The Bible & Theology Toward Christian Maturity
A Reconciliation Movement
Conference invites church leaders to engage their congregations in a journey around racial reconciliation
By Tori Hoffman | Photos by Daniel Sheehan
Brenda Salter McNeil, associate professor of reconciliation studies (above, center) and Soong-Chan Rah (below, left) were the keynote speakers for the Church Leaders Forum held this February on Racial Reconciliation and the Church.
Speaking to the Seattle Pacific University community and church leaders gathered at First Free Methodist Church, Soong-Chan Rah used a bowl of marbles as an analogy for a person’s surroundings. He asked how people who surround themselves only with similar people plan to engage a changing world.
“You become what you surround yourself with,” Rah said. “In this very diverse world that we live in, how are we going to listen to each other, learn from each other, and be in community together?”
As the keynote speakers for Seattle Pacific University’s two-part Church Leaders Forum in February, Rah, who is serving as an adjunct professor in Seattle Pacific Seminary’s Asian American Ministry Program, and Brenda Salter McNeil, associate professor of reconciliation studies, preached on texts from the Old Testament prophets. Out of those texts, they challenged Seattle church leaders to connect God’s concern for justice and reconciliation to the ministry of discipleship and worship in their churches.
Rah invited listeners to step out of their walls of familiarity, to surround themselves with people unlike themselves, and to confront hard topics.
Reading from the book of Lamentations, Rah urged Christians today to focus on problems of racial division rather than running away from them, just as Jeremiah was forced to lament and face his problems.
“How do you say we are not going to run away and hide?” Rah posed. “We change the narrative by engaging with the other in such a deep and profound way that our lives are completely changed.”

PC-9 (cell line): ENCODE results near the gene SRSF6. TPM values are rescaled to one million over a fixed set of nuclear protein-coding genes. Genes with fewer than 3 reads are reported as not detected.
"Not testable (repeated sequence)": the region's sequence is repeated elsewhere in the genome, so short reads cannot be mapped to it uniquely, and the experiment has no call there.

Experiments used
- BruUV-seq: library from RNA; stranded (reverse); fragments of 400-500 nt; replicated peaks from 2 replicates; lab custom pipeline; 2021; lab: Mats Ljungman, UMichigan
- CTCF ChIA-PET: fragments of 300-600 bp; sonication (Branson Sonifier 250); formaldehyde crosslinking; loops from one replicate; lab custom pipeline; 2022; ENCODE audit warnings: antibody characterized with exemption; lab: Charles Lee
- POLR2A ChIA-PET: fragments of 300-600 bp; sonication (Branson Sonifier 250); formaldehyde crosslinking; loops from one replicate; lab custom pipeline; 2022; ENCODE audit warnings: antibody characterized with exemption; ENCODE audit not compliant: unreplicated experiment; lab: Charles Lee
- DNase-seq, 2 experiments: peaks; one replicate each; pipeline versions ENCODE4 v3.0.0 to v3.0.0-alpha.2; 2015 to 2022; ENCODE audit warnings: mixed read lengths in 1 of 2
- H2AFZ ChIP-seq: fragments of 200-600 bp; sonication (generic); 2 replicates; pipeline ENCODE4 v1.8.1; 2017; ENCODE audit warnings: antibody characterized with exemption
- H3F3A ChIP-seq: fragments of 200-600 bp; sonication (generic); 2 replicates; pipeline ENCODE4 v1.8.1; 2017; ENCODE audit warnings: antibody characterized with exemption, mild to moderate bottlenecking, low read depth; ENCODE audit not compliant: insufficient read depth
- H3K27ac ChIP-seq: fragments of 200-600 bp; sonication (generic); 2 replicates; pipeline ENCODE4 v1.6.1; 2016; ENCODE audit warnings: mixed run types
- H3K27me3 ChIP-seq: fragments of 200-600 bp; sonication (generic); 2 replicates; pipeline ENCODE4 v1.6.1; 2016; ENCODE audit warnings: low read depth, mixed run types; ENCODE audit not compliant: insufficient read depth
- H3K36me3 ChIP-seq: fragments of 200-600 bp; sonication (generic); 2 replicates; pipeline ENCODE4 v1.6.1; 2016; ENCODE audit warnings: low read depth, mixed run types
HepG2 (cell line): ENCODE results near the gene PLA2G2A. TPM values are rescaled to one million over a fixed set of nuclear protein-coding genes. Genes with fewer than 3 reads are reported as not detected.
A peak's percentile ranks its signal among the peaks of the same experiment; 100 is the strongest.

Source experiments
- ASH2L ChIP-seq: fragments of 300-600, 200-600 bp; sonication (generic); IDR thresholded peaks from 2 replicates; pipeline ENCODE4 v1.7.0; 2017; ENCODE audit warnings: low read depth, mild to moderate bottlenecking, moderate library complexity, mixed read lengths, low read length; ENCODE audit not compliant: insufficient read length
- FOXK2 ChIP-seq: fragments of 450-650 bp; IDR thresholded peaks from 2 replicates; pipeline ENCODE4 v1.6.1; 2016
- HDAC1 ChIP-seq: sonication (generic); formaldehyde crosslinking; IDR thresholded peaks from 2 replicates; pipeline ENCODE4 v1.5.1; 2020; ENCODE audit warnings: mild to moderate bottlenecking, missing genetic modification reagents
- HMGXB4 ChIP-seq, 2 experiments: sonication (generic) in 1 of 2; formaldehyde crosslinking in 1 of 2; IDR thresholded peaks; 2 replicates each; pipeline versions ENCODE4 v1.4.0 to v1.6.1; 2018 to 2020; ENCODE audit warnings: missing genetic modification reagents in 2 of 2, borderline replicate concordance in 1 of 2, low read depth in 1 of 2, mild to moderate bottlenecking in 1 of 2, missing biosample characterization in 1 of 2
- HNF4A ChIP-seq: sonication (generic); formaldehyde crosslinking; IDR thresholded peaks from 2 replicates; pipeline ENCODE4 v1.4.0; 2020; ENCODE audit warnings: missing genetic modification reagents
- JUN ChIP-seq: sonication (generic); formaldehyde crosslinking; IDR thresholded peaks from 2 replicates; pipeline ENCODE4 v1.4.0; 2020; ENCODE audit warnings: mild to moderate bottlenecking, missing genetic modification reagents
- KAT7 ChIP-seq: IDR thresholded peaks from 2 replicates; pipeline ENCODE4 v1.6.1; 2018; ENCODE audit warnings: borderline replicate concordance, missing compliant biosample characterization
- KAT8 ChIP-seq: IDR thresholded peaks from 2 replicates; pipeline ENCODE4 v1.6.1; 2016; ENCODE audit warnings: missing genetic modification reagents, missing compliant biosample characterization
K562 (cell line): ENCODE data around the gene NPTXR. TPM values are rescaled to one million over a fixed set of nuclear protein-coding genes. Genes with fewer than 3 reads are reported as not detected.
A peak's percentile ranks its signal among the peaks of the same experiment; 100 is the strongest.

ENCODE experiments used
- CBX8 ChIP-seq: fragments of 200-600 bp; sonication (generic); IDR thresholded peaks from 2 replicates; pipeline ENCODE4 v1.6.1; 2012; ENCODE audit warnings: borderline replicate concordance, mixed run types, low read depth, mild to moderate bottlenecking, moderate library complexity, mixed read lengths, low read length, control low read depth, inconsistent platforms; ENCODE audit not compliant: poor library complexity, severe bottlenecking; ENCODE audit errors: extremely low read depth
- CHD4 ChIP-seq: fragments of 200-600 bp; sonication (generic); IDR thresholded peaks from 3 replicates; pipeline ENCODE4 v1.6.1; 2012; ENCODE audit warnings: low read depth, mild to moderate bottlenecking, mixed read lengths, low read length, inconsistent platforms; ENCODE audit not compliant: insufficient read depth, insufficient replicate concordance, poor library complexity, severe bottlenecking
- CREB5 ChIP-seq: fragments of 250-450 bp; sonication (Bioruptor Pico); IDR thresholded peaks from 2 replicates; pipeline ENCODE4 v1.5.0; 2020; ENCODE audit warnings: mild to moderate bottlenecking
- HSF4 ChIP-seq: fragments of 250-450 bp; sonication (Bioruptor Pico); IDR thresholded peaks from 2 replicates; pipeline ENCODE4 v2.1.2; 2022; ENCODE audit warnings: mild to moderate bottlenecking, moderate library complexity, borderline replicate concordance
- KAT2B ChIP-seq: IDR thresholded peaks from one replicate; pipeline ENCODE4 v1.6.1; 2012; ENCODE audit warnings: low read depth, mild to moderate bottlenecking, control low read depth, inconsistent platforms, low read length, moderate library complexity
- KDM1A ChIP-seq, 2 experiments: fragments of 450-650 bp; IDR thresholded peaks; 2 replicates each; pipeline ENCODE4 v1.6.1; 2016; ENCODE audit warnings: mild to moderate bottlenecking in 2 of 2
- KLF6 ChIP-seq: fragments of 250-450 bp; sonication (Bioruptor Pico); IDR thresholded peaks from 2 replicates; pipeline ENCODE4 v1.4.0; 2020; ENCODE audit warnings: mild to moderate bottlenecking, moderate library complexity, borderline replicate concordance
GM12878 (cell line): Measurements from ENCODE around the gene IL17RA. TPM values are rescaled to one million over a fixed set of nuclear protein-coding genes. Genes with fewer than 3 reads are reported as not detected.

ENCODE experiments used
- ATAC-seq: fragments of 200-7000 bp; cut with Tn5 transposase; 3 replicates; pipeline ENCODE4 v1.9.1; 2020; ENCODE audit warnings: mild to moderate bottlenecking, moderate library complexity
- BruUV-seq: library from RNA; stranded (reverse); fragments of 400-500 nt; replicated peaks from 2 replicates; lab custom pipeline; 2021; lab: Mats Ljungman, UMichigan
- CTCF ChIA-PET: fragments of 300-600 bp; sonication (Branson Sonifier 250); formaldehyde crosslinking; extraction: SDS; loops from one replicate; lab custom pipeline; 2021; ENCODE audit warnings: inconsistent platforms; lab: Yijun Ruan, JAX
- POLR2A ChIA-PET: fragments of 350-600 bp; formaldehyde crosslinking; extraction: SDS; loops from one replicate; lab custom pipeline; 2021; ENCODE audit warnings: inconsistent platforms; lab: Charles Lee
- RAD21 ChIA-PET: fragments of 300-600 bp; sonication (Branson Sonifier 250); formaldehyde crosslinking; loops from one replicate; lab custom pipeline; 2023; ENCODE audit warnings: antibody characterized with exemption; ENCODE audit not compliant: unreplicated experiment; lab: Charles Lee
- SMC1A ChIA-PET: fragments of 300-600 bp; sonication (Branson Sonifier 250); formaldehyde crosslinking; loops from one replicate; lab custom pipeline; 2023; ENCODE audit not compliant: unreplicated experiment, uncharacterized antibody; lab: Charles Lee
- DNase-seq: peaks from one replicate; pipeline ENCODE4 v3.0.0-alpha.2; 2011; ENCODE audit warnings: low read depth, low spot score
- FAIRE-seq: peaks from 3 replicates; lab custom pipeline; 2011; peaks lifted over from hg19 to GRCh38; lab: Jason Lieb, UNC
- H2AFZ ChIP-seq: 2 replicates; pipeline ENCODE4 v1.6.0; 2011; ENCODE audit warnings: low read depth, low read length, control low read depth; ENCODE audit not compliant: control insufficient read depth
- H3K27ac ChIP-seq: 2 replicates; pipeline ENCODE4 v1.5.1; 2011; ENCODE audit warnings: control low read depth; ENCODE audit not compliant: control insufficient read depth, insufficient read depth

For her keynote address two weeks later on Feb. 23, Salter McNeil focused on the idea of deserved justice. Teaching from the story of Jonah, Salter McNeil urged the crowd to seriously question if they deserve to be blessed. While many would say, “Well yes we do,” Salter McNeil challenged audience members to reflect on their own lives and determine who their Ninevites are — the hated, oppressed, and marginalized people in their lives.
“God is testing our justice,” she said. “Who are our Ninevites? God says, ‘Just what I want for you, I want for them.’”
As an active author, speaker, and consultant with more than 25 years of experience in the fields of racial, ethnic, and gender reconciliation, Salter McNeil teaches SPU undergraduate and seminary students to become more effective leaders in diverse, multiethnic churches, communities, and organizations.<<
Continuing this quarter’s focus on racial reconciliation in SPU's weekly chapel service, the Church Leaders Forum aimed to provide next steps for church leaders with a luncheon and follow-up forum with the speakers after each chapel service.
The Asian American Ministry Program hosted the forum in partnership with SPU’s John Perkins Center for Reconciliation, Leadership Training, and Community Development, and the Office of University Ministries.
According to Director of Asian American Ministry Program and Seattle Pacific Seminary Billy Vo, the forum was designed to help Seattle area church leaders, their staff, and congregations think about racial justice and reconciliation in practical terms.
“Too often, these conversations remain theoretical,” Vo says. “So we wanted to engage in conversation around the pastoral implications of racial reconciliation. This includes helping pastors to name where they are on the reconciliation journey, and to capture a vision for what it would mean for their congregation to mobilize for racial justice.”
Soong-Chan Rah (left) spoke at the Church Leaders Forum on Racial Reconciliation and the Church.
Brenda Salter McNeil at the Church Leaders Forum on Racial Reconciliation and the Church in February.